No Age
No Age


Marina & the Diamonds


Sam Amidon
Lesley Flanigan
Rangda, Buke & Gass


Ben Frost
High Places


No Age




Joshua Abrams
Thee Oh Sees


MARINA & THE DIAMONDS On “Oh No!”—the fourth single from her debut, The Family Jewels (Chop Shop)—Welsh/Greek singer-songwriter Marina Diamandis takes the postmodern anxiety pop of Lily Allen’s “The Fear” and ups the ante by detailing the desperation fostered by consumer culture and the internal war she has to fight to keep it at bay. Diamandis, who goes by the stage name Marina & the Diamonds, balances “I know exactly what I want and who I want to be” with “TV taught me how to feel / Now real life has no appeal.” The Family Jewels is a rare treat: anticapitalist pop with an Abba-perfect candy coating. Young the Giant opens. 9 PM, Lincoln Hall, 2424 N. Lincoln, 773-525-2501, $15, 18+. —Jessica Hopper


SLEEP There are probably a few second-string doom-metal and stoner-metal bands who know in their heart of hearts that there’s simply no way they’ll ever be anywhere near as heavy and trippy and revelatory as Sleep or make a record as seminal as 1992’s Holy Mountain. But they soldier on anyway, in the shadow of the masters, perhaps reassuring themselves that people will settle for them because Sleep’s been split up since the late 90s. So when word went out that in May 2009 guitarist Matt Pike (High on Fire), bassist Al Cisneros (Om, Shrinebuilder), and drummer Chris Hakius (formerly of Om) would be anointing the All Tomorrow’s Parties festival in Minehead, England, with a live rendition of Holy Mountain, a lot of those B-listers must’ve had painful moments of reckoning with their bathroom mirrors. This fall Sleep are repeating that feat again and again, with Neurosis drummer Jason Roeder replacing Hakius. In addition to the entirety of Holy Mountain, they’ll play what their PR refers to as “selections from” their swan song, Dopesmoker (whatever “selections” means in the context of a single 63-minute track)—and the muddy, boomy acoustics of the Logan Square Auditorium might actually complement the sound for a change. Your nose will probably tell you that someone’s breaking more than just the smoking ban somewhere in the crowd, but that might simply be Sleep inducing synesthesia—their metal sounds like sticky bud smells. This show is part of the Adventures in Modern Music festival. Lichens and Ga’an open.  7 PM, Logan Square Auditorium, 2539 N. Kedzie, 866-468-3401, sold out. —Monica Kendrick


SAM AMIDON Sam Amidon inherited his love of folk music from his parents, a couple of traditional singers and folklorists from Brattleboro, Vermont, but in his own work he’s nothing like a purist. His excellent new I See the Sign (Bedroom Community), like 2008’s All Is Well, consists primarily of trad tunes that he’s inventively tweaked or totally reworked—his intimacy with the songs, and his understanding of their malleability and universality, allow him to transform the material. Playing guitar and banjo and joined by an excellent supporting cast that includes pianist Nico Muhly, singer Beth Orton, multi-instrumentalist Shahzad Ismaily, producer-bassist Valgeir Sigurdsson, and on some tunes a full complement of strings and winds, Amidon interprets children’s songs from the Georgia Sea Islands, a wide swath of old-timey and Appalachian folk numbers, and even R. Kelly’s “Relief.” He sings with a casual understatement that’s neither detached nor overwrought; on “You Better Mind” he and Orton redirect the gospel fervor of Bessie Jones’s version into insistently pulsing acoustic pop, as Ismaily (who’s primarily a bassist) drives the bus with some appealingly ramshackle drumming. The album concludes with the sole original, “Red,” which pushes an old-fashioned sound into something totally contemporary—Amidon chants “Found my lost sheep” as spiky string arpeggios drift into a dissonant drone. Here Ismaily will accompany Amidon on drums, bass, and vocal harmony. Via Tania opens. 8 PM, Old Town School of Folk Music, 4544 N. Lincoln, 773-728-6000, $12-$16. —Peter Margasak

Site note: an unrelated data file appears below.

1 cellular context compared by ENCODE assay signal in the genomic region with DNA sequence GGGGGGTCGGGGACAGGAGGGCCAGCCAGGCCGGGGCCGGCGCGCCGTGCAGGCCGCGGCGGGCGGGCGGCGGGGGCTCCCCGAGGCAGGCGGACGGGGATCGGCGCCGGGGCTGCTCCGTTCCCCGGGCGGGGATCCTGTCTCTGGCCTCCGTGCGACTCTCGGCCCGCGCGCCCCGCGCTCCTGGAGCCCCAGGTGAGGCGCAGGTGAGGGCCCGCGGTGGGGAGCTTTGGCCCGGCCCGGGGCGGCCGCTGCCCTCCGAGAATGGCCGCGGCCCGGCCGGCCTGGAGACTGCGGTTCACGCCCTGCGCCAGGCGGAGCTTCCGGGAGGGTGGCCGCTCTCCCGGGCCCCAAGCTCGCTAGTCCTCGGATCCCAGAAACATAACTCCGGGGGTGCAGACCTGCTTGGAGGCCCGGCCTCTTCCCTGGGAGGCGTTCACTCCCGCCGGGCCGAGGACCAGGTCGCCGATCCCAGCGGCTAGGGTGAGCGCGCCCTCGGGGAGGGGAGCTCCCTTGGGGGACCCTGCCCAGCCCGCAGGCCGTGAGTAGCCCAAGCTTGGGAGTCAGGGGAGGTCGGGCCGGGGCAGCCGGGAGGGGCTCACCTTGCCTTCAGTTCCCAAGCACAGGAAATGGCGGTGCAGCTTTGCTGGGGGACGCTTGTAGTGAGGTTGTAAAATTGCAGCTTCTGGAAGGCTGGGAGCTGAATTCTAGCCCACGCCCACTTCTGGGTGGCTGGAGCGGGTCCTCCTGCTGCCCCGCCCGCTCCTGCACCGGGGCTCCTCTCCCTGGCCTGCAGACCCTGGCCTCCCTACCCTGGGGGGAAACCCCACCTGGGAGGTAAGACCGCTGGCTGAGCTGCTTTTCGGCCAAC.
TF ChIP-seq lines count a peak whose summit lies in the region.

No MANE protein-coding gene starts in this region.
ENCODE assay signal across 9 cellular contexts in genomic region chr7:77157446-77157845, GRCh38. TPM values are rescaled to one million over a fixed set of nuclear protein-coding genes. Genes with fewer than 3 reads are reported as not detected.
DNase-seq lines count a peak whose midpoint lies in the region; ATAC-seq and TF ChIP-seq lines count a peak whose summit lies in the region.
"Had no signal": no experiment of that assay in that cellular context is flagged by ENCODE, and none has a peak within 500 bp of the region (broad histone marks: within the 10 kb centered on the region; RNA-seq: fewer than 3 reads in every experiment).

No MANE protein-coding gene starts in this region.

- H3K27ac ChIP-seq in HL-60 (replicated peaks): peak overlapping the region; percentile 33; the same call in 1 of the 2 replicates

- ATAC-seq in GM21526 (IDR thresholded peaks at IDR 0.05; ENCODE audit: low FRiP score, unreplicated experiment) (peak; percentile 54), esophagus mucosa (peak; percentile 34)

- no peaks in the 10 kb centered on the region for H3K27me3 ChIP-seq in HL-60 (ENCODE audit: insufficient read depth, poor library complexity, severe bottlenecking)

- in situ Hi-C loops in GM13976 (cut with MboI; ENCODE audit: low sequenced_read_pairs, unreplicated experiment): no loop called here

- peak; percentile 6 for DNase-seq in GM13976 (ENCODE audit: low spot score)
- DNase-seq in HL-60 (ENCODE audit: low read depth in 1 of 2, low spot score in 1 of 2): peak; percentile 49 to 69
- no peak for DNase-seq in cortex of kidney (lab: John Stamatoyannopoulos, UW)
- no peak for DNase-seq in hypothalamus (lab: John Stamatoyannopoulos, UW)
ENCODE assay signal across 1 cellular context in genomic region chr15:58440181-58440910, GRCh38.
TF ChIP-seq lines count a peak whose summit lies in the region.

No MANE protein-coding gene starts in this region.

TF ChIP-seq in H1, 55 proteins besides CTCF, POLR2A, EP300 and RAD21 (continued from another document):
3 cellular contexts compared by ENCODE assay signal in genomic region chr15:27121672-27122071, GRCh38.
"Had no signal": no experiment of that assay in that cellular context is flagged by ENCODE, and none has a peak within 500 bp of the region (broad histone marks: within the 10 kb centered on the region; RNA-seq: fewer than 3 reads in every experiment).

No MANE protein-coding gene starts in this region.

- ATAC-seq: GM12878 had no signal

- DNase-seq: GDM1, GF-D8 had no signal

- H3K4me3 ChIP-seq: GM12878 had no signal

LESLEY FLANIGAN On her lovely, self-released Amplifications New York sound artist Lesley Flanigan employs minimal tools—her voice and speaker feedback—to create something deceptively rich and fully realized. The speakers she uses, which she designed and built, double as sculptural objects; they’re equipped with external piezo microphones that are connected to the speakers with amplifying circuits and can be variously positioned to create different tones and rhythms in the feedback. While the opening piece, “Retrobuild,” uses layers of pretty, wordless vocals to create a dreamy piece of prerock pop that suggests Liz Fraser dabbling in exotica, most of her music treats her voice and the feedback as equal partners. “Sleepy” opens with her hushed soprano unfolding organically into swells of raspy low-end and droning midrange, and eventually additional layers of vocal melody open the piece up. Though her works are usually adapted to the specifics of each space where she performs, Flanigan always has deft control of the feedback, taming it as an instrument in service of her elegant compositional logic. This performance is part of Sonar Chicago. 5 PM, Preston Bradley Hall, Chicago Cultural Center, 78 E. Washington, 312-744-6630. —Peter Margasak

OVAL For his first releases in nine years as Oval, the new double album O (Thrill Jockey) and its complementary EP, Oh, Germany’s Markus Popp has abandoned the music-making software he created in the early 90s—software that transformed digital errors into gently sputtering ambient music, allowing anybody who knew how to use it to sound like Oval. He’s switched to off-the-shelf programs and started shaping his tracks more actively himself, and though the new material shares the amorphous, gently drifting melodies of the old, it’s otherwise very different—it relies much less heavily on loops and repetition, instead building multipartite vignettes that sometimes continue to mutate and develop for their entire length, as though they’re through-composed. His palette has changed as well, and now includes sparingly used samples of recognizable instruments like drums and guitar, synthesized tones that often sound like strummed or hammered piano strings, and choppy, prickly, off-kilter rhythms. “Ah!” is one of the most songlike tracks on O, layering ambient drones, sampled drumming, rhythmic synth patterns, and morphing melody lines; the majority are much more austere, though, using fewer elements and never employing familiar structures or tidy resolutions. The 50 tracks on O‘s second disc are all short studies that say their bit and get out of the way, and Popp packs plenty of sonic business into each one, whether it’s jarring or serene. This concert is part of Sonar Chicago.  7 PM, Preston Bradley Hall, Chicago Cultural Center, 78 E. Washington, 312-744-6630. —Peter Margasak